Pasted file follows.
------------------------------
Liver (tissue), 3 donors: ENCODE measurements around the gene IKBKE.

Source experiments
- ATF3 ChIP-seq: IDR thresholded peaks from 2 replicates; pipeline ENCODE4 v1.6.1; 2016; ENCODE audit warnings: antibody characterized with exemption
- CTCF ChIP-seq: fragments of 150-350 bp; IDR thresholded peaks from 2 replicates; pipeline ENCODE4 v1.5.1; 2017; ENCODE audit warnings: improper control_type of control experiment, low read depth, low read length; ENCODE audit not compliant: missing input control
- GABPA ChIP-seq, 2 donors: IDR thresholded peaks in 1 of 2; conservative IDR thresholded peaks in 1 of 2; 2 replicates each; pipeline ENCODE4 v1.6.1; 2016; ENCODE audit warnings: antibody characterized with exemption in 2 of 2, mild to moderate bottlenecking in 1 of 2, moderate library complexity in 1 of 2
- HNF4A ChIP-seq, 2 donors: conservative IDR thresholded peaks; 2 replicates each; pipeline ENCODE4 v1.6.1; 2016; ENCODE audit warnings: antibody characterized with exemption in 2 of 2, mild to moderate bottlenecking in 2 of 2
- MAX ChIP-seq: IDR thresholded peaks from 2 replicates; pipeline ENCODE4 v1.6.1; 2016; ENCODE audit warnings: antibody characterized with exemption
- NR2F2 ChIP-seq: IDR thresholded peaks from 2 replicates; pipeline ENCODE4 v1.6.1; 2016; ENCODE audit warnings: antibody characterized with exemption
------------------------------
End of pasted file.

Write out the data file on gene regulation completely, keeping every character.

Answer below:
Liver (tissue), 3 donors: ENCODE measurements around the gene IKBKE.

Source experiments
- ATF3 ChIP-seq: IDR thresholded peaks from 2 replicates; pipeline ENCODE4 v1.6.1; 2016; ENCODE audit warnings: antibody characterized with exemption
- CTCF ChIP-seq: fragments of 150-350 bp; IDR thresholded peaks from 2 replicates; pipeline ENCODE4 v1.5.1; 2017; ENCODE audit warnings: improper control_type of control experiment, low read depth, low read length; ENCODE audit not compliant: missing input control
- GABPA ChIP-seq, 2 donors: IDR thresholded peaks in 1 of 2; conservative IDR thresholded peaks in 1 of 2; 2 replicates each; pipeline ENCODE4 v1.6.1; 2016; ENCODE audit warnings: antibody characterized with exemption in 2 of 2, mild to moderate bottlenecking in 1 of 2, moderate library complexity in 1 of 2
- HNF4A ChIP-seq, 2 donors: conservative IDR thresholded peaks; 2 replicates each; pipeline ENCODE4 v1.6.1; 2016; ENCODE audit warnings: antibody characterized with exemption in 2 of 2, mild to moderate bottlenecking in 2 of 2
- MAX ChIP-seq: IDR thresholded peaks from 2 replicates; pipeline ENCODE4 v1.6.1; 2016; ENCODE audit warnings: antibody characterized with exemption
- NR2F2 ChIP-seq: IDR thresholded peaks from 2 replicates; pipeline ENCODE4 v1.6.1; 2016; ENCODE audit warnings: antibody characterized with exemption